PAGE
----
Microsoft's FAT16 and FAT32 File Systems, and how they affect file deletion and recovery
After spending months on the NTFS pages (and later on the SSD pages) I realised that FAT file system systems, although quite ancient, were still being used widely, and there's not a lot of technical information out there about them. This - the briefest of the NTFS/SSD/FAT trilogy - was born way back at the end of 2014. It's nowhere near as conprehensive as the other offerings, and I was getting rather tired of all this. There's no diagrams or witty comments, and it's not even finished. But it might be of some help to someone. Perhaps one day I will come back and polish it a little.
I am as usual obliged to those I have borrowed from, and will also be obliged to those who point out any errors without any reward apart from that of contribution.
A Bit of Background:
FAT is an acronym of File Allocation Table, a consecutive array of entries representing cluster addresses. FAT file systems have their origins in the late 1970s and early 1980s and it was the file system supported by the Microsoft MS-DOS operating system. It was originally developed as a simple file system suitable for floppy disk drives less than 500K in size. Over time it has been enhanced to support larger and larger media. Although it's owned by Microsoft, and presumably proprietary, this has never been pursued. FAT systems are used by many software and hardware purveyors, and that's why it loaded onto cameras and USB drives instead of NTFS, which you would definitely have to pay for.
There are three common FAT file system types: FAT12, FAT16 and FAT32 (exFAT, which is not compatible with FAT and is proprietary, is not discussed here). The basic difference in these FAT types is the size, in bits, of the entries in the FAT structures on the disk. There are 12 bits in a FAT12 FAT entry, 16 bits in a FAT16 FAT entry and, yes, 32 bits in a FAT32 FAT entry.
FAT12 won't be mentioned much here as it is little used these days - no device is small enough (FAT12 is primarily used for floppy disks and volumes under 4mb in size). Most of what's here applies to FAT32, with the occasional comparison with FAT16.
FAT file systems have three basic components: the boot sector, the FAT itself, and the root directory. FAT32 differs from FAT16 by having a larger boot sector containing a FSInfo component, and a complete copy of the boot sector for integrity.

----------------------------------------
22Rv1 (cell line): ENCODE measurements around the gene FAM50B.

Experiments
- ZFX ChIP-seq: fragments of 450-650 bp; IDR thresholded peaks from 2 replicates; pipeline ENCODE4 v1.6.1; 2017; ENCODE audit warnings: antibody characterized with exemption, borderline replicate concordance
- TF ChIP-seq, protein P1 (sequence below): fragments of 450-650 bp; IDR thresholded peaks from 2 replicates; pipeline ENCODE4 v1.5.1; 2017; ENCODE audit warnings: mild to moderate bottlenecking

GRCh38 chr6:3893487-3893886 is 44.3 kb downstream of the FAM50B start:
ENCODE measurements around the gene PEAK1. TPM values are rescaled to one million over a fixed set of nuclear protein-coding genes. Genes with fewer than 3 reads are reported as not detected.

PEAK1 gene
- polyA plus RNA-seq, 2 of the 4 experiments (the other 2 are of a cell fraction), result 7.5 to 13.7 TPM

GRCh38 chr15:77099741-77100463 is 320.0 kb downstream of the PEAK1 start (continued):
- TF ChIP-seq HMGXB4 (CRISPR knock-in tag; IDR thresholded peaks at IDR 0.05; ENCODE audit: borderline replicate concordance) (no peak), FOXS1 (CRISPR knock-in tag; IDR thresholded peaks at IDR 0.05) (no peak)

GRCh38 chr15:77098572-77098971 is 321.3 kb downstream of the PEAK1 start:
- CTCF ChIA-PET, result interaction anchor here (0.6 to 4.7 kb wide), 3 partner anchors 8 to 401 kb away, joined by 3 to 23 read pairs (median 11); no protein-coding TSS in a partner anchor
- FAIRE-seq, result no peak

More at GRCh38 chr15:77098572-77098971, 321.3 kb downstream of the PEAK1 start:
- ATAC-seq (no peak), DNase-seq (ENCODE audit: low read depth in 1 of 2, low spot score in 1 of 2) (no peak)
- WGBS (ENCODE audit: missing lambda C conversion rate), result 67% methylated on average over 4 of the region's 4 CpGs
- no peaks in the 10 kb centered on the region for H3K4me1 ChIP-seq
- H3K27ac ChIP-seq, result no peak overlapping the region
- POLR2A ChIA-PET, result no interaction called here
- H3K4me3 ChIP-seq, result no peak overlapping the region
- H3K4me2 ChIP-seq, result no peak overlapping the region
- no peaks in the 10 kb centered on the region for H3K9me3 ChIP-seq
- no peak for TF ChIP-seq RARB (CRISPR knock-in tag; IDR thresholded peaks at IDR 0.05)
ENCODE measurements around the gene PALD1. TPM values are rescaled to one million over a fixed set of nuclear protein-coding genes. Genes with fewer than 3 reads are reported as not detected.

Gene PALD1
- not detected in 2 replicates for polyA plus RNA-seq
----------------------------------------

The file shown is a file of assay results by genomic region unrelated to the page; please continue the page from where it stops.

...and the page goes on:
The first sector on a FAT volume, sector 0, is the Boot Sector. The boot sector starts with the BIOS Parameter Block (BPB). The BPBs for FAT16 and 32 are identical up to offset 0x20, where the BPB ends and the boot sector starts.
The FAT32 boot sector is three sectors in size. The boot sector copy starts in sector 6.
At offset 0x36 in the FAT16 boot sector is an eight-byte field BS_FilSysType which contains the character string “FAT16 “, or “FAT “. In the FAT32 boot sector the field BS_FilSysType is at offset 0x52 and contains the string “FAT32 “. However this field does not determine the FAT type. The FAT type on a volume is determined entirely by the count of clusters on the volume.
This is the one and only way that FAT type is determined. There is no such thing as a FAT12 volume that has more than 4084 clusters, nor is there any such thing as a FAT16 volume that has fewer than 4085 clusters or more than 65,524 clusters. There is no such thing as a FAT32 volume that has fewer than 65,525 clusters.
Microsoft operating systems will not handle correctly any FAT volume that violates these rules because they will consider that the volume has a different type of FAT than what has been specified.
Note also that the Count of Clusters value is exactly that - the count of data clusters starting at cluster 2. The maximum valid cluster number for the volume is Count of Clusters + 1, and the “count of clusters including the two reserved clusters” is Count of Clusters + 2.
documents mistakenly say that this 0xAA55 signature occupies the “last 2 bytes of the boot sector”. This statement is correct if — and only if — BPB_BytsPerSec is 512. If BPB_BytsPerSec is greater than 512, the offsets of these signature bytes do not change (although it is perfectly OK for the last two bytes at the end of the boot sector to also contain this signature).
0x0B - BPB_BytsPerSec (2 bytes) Bytes per sector, typically 512
0x0D - BPB_SecPerClus (1 byte) Sectors per cluster, typically 8
0x0E - BPB_RsvdSecCnt (2 bytes) Number of reserved sectors that precede the first FAT, typically 32